Wrong.. Shell game. Birds prefer black worms ==> why birds prefer black worms, because birds can see black worms ==> if they cannot see black worms, how can they prefer them? ==> we can infer that the blackening of the woods does not play any role to help black worms.

(C) Climate conditions since 1990 have been more favorable to the survival of the red-brown worm than to the black worm.
Correct. C definitely says the number of red worms does not decrease, even red worms increased their population more than in 1980 ==> However, the number of black worms equals to that of red worms ==> the the blackening of the woods must play an important role to help black worms.

(D) The average life span of the earthworms has remained the same since the factory began operations.
Wrong.. D only says the AVERAGE life span of earthworms unchanged. Let analyze an example.

Before: The number of Red earthworms is five times that of Black earthworms. (100 vs 20)
There are 20 Black earthworms (BW), their life span is 11 days
There are 100 Red earthworms (RW), their life span is 5 days
Average life span = [20*11 + 100*5] / 120 = 6 days

After. The number of Red earthworms equals that of Black earthworms. (20 vs 20)
There are 20 BW, their life span is 11 days
There are 20 RW, their life span is 1 day (Let say, Emission from factory affected only RW, leading to RW reduced both its number and its life span. Blackening did not affect BW at all)
Average life span = [20*11 + 20*1] /40 = 6 days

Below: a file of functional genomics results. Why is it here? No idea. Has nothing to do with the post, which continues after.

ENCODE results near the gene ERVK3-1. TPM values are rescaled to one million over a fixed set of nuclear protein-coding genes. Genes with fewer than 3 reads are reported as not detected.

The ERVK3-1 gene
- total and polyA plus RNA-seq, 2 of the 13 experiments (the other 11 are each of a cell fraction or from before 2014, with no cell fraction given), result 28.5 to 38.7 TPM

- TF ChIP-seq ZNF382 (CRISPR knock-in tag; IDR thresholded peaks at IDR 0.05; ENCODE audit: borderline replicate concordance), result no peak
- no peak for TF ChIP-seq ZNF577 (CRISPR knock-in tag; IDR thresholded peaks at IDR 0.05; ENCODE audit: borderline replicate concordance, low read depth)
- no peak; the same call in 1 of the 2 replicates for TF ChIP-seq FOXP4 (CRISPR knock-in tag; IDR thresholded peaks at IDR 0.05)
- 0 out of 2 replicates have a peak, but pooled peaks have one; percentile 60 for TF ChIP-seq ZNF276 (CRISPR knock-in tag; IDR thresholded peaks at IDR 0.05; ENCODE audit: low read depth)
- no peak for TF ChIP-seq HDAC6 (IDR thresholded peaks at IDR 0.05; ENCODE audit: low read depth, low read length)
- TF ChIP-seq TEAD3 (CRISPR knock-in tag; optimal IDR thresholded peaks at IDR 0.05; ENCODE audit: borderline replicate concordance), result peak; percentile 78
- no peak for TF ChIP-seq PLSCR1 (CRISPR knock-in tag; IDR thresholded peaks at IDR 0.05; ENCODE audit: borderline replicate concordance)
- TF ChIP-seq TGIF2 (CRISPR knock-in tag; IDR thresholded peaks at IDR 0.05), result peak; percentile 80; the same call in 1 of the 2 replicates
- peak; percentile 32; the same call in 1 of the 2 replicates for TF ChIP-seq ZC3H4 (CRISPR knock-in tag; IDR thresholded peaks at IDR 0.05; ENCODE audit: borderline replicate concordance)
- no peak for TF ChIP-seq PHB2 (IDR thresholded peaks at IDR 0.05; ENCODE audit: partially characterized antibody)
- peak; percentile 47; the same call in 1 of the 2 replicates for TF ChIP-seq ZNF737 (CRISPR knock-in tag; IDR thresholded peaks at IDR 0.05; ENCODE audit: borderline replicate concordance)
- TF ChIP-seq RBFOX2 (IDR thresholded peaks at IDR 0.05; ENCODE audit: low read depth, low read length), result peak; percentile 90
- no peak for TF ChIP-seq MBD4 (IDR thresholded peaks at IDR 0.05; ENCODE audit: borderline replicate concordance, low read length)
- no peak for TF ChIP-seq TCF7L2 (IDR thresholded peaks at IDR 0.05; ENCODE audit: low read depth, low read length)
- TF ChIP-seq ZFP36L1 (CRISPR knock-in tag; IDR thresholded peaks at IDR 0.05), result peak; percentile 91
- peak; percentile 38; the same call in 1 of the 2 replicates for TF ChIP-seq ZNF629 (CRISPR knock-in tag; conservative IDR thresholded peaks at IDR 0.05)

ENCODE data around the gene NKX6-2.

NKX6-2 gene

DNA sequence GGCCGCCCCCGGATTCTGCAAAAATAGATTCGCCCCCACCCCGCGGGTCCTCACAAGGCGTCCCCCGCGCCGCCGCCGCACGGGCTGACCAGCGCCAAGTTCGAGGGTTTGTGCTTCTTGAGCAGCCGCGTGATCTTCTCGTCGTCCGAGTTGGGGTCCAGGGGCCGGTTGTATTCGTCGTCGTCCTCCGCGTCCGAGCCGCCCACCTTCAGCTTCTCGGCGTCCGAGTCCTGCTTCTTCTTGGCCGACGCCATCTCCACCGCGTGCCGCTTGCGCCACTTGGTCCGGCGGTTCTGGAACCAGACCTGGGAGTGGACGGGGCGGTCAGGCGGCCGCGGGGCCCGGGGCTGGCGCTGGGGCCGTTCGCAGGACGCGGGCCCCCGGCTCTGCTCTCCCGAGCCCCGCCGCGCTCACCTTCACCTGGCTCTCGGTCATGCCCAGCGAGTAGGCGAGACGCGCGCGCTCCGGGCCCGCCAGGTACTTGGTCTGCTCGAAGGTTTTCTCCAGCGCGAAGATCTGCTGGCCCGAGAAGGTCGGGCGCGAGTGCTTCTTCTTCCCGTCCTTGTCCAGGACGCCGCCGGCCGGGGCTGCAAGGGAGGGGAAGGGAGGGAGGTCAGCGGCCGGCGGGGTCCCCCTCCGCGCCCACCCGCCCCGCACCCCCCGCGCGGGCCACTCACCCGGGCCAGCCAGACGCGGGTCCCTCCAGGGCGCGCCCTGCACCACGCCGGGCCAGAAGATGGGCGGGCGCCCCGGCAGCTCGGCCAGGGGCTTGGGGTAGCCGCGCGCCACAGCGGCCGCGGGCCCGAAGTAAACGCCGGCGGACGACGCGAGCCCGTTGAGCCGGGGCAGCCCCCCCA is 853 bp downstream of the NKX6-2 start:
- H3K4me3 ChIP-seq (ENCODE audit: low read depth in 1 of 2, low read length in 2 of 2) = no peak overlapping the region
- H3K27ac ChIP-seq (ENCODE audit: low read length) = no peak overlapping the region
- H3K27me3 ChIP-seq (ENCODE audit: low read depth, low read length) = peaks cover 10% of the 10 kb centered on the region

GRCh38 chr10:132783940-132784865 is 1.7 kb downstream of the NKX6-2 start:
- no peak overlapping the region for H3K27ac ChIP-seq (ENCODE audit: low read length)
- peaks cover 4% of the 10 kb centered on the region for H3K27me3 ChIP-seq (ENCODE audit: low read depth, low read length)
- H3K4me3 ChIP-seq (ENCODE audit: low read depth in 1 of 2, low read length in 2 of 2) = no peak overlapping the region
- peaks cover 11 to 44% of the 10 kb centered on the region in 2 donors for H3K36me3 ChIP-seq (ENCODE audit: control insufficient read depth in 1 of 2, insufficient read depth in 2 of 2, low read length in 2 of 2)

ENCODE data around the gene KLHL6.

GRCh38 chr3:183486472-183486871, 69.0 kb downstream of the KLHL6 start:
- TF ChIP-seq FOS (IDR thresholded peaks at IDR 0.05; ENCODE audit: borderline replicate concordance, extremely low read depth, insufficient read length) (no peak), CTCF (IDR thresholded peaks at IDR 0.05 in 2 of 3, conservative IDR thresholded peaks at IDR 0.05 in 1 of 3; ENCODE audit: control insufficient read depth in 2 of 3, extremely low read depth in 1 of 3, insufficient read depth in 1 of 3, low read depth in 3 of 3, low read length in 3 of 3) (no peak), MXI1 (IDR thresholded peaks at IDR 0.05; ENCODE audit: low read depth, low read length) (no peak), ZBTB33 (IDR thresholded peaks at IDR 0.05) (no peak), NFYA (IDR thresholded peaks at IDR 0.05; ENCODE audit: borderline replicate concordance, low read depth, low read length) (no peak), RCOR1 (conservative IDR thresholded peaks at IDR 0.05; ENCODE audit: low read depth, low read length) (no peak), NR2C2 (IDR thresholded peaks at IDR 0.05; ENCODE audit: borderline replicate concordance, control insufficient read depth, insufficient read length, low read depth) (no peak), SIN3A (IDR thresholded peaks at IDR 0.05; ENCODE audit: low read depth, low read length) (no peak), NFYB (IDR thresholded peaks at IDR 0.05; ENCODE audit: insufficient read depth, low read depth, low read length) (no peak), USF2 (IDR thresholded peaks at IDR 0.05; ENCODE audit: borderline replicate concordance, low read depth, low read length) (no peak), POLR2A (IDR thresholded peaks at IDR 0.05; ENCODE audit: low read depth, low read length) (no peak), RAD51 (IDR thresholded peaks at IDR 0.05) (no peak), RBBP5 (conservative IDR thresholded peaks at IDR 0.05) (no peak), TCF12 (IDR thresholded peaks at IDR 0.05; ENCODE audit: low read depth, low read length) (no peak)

(E) Since the factory took steps to reduce emissions six months ago, there has been a slight increase in the earthworm population.
Wrong.. Apposite answer. Factory reduces emission ==> woods are less blacken ==> But the number of earthworm increase ==> the blackening of the woods does not play any role.

Hope it helps.

Very nice explanations pghai..!!!

B) The birds that prey on earthworms prefer black worms to red-brown worms.

For option B, what i thought was that if birds prey on black worms, then the population of Black worms will reduce inspite of efforts made by factories. So this does not strengthen..

IS this correct?

Thanks,
Jai
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Re: Two types of earthworm, one black and one red-brown, inhabit [#permalink]

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23 Aug 2013, 22:49
jaituteja wrote:
pqhai wrote:
Tough question. This is an example of the combination of CAUSES & EFFECTS and COMPARISON.

MAIN IDEA:

Before event A, X is less than Y.
After event A, X and Y are equal
Conclusion: Event A causes X increase.

Assumption: Y does not decrease itself or there's NO factors make Y decrease.

Negation to confirm: If Y decreases itself ==> cannot say Event A causes X increase (because X is the same, only Y decreases to make two variables are equal).

(A) The number of red-brown earthworms in the Millerton woods has steadily dropped since the factory began operations.
Wrong. Actually A weakens the conclusionn not strengthen because it says red-brown earthworms decreased by itself.

(B) The birds that prey on earthworms prefer black worms to red-brown worms.
Wrong.. Shell game. Birds prefer black worms ==> why birds prefer black worms, because birds can see black worms ==> if they cannot see black worms, how can they prefer them? ==> we can infer that the blackening of the woods does not play any role to help black worms.

(C) Climate conditions since 1990 have been more favorable to the survival of the red-brown worm than to the black worm.
Correct. C definitely says the number of red worms does not decrease, even red worms increased their population more than in 1980 ==> However, the number of black worms equals to that of red worms ==> the the blackening of the woods must play an important role to help black worms.

(D) The average life span of the earthworms has remained the same since the factory began operations.
Wrong.. D only says the AVERAGE life span of earthworms unchanged. Let analyze an example.